4. Oil Prices and Inflation
The most recent defence for the price hike has come from Pranab Mukherjee, who says
“Incomplete pass-through of higher crude prices will have an impact on aggregate demand through higher subsidy expenditure, which is expansionary and can add to inflationary pressure. If we increase administered prices of petroleum products and reduce fertilizer subsidy, we allow room for some inflation. If we do not, then the consequent increase in the fiscal deficit will counter the moderating trend in aggregate demand and push inflation high anyhow. In addition, there is also upward pressure on wages. [Domestic investment, saving rates, inflow of foreign capital] post-2008 are gradually regaining their momentum. To some extent, this recovery is being held back by domestic inflation, which seems to have gained a foothold in the past two years” [Business Standard, July 07, 2011. The news report is here]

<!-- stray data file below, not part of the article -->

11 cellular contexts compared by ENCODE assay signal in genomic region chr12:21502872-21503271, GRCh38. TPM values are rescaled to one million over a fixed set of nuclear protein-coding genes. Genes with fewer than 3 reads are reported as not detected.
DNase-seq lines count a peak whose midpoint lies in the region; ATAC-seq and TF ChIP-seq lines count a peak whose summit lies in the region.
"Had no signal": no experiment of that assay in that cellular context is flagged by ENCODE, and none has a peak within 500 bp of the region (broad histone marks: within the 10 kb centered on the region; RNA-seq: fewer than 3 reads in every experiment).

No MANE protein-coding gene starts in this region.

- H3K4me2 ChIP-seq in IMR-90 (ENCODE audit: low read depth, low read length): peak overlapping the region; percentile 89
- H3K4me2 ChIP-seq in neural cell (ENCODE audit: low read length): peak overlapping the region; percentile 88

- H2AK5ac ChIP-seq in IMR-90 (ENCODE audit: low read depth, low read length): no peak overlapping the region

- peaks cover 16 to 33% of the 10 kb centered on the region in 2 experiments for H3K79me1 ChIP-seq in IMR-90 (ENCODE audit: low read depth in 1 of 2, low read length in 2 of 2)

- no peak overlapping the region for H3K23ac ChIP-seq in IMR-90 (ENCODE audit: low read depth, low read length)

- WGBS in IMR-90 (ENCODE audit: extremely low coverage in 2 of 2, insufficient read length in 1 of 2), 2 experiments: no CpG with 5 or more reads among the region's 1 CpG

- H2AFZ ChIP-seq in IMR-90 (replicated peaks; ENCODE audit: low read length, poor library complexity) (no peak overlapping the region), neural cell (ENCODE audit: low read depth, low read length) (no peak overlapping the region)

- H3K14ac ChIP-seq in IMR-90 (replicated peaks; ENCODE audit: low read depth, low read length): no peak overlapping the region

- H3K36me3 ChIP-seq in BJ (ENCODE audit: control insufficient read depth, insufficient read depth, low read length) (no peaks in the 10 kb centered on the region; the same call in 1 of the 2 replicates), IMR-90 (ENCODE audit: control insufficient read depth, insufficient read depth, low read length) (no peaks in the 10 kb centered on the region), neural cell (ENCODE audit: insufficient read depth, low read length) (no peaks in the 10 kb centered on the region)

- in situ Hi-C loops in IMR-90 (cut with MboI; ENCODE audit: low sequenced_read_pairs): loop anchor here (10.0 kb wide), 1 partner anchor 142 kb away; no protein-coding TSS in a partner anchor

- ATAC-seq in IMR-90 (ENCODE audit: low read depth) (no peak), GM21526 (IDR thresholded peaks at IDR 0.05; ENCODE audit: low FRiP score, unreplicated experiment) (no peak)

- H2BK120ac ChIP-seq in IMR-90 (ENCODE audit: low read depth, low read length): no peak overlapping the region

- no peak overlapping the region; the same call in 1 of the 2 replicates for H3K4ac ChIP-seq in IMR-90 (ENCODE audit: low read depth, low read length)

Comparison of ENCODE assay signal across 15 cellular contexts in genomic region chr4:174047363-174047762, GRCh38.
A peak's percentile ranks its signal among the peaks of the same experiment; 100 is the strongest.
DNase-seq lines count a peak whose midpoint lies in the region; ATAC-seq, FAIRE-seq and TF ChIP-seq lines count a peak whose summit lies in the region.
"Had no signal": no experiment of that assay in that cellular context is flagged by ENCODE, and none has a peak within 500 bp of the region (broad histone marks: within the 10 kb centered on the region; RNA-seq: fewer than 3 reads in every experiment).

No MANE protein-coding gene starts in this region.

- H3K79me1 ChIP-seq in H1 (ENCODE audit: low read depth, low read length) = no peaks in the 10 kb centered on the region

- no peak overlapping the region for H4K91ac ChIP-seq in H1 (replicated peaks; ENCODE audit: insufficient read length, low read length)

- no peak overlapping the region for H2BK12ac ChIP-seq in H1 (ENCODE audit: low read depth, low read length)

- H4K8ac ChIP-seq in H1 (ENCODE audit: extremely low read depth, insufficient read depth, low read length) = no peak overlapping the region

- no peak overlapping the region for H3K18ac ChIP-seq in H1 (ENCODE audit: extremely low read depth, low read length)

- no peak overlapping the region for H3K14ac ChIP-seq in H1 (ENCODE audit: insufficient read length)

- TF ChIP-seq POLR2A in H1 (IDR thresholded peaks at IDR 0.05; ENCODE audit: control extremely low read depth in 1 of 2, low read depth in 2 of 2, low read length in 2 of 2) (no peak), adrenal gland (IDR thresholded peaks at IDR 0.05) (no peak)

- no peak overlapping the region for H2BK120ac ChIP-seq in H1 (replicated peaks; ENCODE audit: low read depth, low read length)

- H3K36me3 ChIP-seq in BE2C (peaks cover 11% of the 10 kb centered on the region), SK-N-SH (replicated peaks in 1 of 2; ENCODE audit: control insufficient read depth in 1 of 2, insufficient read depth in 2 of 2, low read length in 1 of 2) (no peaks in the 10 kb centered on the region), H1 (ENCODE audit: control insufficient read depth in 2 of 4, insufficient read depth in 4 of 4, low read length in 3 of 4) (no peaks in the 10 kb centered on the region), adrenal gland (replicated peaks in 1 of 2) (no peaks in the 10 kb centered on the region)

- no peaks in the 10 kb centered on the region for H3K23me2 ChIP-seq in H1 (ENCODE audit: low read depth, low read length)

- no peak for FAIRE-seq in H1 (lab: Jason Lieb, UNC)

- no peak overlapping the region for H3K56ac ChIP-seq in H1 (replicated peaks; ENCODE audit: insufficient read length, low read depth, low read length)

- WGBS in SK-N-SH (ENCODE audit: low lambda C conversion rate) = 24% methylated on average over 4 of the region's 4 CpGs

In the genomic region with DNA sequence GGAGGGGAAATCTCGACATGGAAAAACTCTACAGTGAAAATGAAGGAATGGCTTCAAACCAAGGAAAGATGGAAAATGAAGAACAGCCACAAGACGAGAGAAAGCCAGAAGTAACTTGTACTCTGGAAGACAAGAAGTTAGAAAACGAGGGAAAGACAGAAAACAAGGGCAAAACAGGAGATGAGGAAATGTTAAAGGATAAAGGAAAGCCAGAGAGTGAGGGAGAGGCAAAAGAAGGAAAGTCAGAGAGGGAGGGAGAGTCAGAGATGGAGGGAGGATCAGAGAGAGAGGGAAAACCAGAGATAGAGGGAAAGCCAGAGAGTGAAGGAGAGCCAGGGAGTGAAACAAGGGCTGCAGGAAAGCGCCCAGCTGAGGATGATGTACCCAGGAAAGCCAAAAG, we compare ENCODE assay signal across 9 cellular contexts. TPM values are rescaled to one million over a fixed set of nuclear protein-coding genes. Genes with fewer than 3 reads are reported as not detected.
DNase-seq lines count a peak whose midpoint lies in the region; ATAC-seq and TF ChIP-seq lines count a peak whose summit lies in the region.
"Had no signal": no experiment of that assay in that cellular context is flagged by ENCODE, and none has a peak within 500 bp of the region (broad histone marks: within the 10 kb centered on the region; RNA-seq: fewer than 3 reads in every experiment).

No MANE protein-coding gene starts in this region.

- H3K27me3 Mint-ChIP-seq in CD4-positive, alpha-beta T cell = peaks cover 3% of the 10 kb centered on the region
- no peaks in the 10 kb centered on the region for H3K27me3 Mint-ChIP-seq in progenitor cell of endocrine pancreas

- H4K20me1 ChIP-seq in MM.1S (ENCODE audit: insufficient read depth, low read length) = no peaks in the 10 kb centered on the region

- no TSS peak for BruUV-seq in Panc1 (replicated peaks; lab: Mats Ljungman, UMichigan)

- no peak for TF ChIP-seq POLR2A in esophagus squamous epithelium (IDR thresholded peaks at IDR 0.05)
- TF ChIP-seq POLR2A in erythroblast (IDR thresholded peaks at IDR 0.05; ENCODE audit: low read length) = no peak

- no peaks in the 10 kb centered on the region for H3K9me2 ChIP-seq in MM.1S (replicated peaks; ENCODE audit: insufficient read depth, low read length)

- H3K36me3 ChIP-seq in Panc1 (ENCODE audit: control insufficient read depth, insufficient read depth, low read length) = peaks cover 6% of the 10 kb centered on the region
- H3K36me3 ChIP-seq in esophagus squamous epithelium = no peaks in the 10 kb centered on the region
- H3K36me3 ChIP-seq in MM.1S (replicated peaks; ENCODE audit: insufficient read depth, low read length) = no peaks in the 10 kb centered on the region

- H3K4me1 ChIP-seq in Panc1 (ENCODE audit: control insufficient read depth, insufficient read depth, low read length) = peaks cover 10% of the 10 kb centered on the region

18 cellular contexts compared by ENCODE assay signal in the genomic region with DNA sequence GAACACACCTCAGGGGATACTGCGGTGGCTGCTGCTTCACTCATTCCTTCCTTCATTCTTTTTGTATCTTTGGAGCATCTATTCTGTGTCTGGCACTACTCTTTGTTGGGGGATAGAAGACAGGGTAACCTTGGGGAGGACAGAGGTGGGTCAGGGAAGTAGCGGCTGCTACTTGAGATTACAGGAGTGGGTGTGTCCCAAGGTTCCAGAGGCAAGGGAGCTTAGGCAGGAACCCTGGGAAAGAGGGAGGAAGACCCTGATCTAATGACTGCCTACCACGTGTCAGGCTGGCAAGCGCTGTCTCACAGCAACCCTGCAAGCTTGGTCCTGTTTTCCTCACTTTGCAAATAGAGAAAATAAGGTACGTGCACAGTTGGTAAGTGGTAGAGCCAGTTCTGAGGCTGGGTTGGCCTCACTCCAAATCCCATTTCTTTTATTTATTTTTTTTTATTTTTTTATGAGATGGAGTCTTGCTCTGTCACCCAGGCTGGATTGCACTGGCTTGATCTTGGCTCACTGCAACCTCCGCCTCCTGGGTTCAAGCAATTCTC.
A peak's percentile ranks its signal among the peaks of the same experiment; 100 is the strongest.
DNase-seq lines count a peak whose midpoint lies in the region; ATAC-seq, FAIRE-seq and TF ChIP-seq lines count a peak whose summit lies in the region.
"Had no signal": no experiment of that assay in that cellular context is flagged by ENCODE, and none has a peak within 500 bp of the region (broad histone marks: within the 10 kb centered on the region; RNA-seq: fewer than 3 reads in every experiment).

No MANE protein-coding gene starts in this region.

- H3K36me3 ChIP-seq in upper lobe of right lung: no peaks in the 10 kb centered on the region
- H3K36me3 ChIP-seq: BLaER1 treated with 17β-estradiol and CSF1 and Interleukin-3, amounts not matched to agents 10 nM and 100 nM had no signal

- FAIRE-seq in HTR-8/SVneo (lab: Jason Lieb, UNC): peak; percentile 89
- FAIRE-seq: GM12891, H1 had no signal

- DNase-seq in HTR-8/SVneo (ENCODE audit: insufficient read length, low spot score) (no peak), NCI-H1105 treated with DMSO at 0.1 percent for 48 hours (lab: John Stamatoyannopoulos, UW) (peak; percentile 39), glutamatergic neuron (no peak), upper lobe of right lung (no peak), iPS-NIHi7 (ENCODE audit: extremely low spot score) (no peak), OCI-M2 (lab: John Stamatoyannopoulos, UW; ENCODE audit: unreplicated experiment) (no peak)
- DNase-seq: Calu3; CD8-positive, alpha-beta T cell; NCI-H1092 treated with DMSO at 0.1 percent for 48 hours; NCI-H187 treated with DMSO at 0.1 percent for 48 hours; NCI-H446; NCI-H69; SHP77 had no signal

This is one of the most non-serious argument that I have seen in the recent past coming from this already deranged government. On a serious note, however, the message is clear. The finance minister is trying to kill at least 2 birds, if not more, with the same stone. On the one hand, he signals that this step would be favourable to the international and national finance capital to invest because it would reduce the fiscal deficit as also control inflation. On the other hand, he is favouring the oil companies by moving towards deregulation in other petro-products too.